Yep. Another day and (yet) another note on the impact of the Basel proposals.
And this one is pretty frightening.
Morgan Stanley’s Huw van Steenis reckons Europe’s big banks will need to find €83bn by 2012, or shrink their risk-weighted assets by 11 per cent, or €1,000bn.
Here are the key conclusions from his 115-page report, which hit clients’ desk on Wednesday morning:
#1 We think the market has underestimated the impact of Basel proposals on distributions and this, plus political uncertainty, means dividends will be very constrained. We cut dividend forecasts for DBK, CASA, CSG, GLE, BBVA, UCG, ISP, BNP, POP & KBC.
#2 Even with what banks view as the “obvious” amendments (eg minorities) the proposals could still hit European banks hard – and hence we think revisions or “national interpretations” are likely. Excluding revisions or management action, we calculate banks may need €83bn extra capital by 2012, or have to shrink RWAs by 11% (ie €1.0trn). We think banks would be likely to reprice loans and reduce credit further – we already model less than 1% loan growth for European banks in 2010. We think Basel 3 and US proposals could mean – unless amended – corporates face a higher cost of credit and need to take on more liquidity risk, as the banks are asked to shed risk.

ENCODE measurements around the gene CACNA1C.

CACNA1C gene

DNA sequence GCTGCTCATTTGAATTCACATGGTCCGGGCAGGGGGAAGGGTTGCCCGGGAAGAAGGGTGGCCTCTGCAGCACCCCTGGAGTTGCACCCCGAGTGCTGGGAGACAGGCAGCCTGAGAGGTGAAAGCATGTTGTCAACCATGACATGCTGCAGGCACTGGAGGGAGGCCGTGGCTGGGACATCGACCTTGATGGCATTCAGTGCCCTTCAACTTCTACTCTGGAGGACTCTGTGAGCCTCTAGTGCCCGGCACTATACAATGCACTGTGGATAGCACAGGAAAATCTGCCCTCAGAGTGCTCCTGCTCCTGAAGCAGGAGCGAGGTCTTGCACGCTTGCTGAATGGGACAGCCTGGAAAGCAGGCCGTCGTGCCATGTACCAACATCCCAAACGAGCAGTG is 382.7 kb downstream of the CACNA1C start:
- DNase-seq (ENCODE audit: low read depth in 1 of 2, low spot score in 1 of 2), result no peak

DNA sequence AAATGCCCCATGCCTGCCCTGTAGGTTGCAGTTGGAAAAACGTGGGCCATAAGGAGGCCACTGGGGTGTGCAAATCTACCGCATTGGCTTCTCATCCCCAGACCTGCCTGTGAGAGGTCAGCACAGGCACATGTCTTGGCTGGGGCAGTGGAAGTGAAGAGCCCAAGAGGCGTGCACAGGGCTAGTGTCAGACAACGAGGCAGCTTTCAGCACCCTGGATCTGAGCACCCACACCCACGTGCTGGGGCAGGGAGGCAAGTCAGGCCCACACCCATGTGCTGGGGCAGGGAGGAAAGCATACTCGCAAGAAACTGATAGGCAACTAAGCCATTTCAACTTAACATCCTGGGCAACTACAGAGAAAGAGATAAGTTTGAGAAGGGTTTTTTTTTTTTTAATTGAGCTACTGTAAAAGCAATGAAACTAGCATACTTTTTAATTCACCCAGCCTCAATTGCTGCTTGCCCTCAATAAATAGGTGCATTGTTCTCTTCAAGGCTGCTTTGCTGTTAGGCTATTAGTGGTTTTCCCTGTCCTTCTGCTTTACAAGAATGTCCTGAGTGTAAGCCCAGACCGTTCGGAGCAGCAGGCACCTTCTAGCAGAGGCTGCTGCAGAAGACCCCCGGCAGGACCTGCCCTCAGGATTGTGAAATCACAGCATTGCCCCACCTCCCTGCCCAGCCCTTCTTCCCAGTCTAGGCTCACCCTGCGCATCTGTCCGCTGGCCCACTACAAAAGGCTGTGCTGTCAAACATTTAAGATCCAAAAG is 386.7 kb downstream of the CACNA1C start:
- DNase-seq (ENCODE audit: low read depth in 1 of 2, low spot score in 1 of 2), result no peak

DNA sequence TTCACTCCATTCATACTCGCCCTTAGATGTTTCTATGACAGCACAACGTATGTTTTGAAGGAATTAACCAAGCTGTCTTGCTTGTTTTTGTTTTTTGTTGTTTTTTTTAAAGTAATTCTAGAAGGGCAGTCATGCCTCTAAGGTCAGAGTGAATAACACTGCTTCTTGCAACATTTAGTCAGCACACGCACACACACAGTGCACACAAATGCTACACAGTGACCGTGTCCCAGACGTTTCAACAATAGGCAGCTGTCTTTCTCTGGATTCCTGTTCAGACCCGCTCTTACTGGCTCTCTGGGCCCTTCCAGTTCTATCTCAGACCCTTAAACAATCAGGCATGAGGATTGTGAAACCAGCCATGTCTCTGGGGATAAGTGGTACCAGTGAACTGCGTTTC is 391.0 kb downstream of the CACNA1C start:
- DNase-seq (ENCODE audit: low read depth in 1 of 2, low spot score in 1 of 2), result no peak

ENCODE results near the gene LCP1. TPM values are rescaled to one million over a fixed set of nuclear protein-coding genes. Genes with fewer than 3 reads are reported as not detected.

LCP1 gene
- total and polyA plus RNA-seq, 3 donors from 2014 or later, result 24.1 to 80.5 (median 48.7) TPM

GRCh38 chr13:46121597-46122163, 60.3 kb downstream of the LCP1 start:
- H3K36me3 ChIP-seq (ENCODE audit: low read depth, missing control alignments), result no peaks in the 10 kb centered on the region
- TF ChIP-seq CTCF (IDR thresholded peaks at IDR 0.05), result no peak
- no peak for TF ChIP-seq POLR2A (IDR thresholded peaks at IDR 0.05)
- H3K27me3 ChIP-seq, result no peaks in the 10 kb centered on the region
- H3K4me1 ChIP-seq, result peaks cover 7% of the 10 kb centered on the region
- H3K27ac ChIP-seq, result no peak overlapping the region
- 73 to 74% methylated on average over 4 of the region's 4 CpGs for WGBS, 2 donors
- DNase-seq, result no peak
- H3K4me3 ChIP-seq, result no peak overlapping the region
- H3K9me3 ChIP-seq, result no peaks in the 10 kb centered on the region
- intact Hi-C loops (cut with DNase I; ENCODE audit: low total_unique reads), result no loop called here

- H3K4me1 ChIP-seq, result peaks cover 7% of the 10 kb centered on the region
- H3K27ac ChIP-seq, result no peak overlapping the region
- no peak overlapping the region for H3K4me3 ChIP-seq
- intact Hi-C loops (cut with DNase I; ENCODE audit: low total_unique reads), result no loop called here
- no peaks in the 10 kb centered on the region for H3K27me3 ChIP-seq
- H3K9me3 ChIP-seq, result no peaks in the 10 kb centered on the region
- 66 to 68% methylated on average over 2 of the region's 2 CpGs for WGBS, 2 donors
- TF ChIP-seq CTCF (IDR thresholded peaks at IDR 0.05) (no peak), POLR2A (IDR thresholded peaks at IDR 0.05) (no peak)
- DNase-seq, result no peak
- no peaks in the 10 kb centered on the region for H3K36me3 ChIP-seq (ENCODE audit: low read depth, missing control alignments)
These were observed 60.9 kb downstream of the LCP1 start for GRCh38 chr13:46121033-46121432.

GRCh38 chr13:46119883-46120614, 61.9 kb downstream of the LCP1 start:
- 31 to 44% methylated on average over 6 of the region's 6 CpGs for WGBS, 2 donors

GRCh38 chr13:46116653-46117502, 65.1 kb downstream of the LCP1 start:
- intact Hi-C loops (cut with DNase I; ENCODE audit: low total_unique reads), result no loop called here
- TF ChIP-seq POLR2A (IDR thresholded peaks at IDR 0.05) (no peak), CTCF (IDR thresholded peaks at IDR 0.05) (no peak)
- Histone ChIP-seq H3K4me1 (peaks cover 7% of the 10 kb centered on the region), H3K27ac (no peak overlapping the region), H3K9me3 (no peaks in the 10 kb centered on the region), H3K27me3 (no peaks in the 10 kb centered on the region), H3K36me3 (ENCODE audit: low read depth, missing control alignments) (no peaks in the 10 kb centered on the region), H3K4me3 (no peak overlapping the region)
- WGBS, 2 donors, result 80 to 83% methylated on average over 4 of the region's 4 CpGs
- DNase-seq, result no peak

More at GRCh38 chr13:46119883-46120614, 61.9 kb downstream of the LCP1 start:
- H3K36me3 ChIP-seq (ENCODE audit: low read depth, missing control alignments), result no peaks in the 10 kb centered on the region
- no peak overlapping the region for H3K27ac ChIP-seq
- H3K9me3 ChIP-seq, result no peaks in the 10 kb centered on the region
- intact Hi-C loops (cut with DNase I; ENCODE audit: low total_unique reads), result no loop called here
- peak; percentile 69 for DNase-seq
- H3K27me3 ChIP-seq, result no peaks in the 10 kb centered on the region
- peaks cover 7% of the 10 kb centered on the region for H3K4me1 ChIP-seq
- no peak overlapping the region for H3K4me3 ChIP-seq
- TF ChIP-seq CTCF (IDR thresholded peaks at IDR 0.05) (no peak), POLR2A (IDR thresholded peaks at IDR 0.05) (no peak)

#3 We think US Volcker proposals would, if enacted, be another brake on US large cap bank earnings (3-5% each for large cap US banks). This said, we think US banks may outperform European, as funding and capital/dilution concerns should be more intense in 1H, but we see more risk of upgrades from credit recovery.
More in the usual place.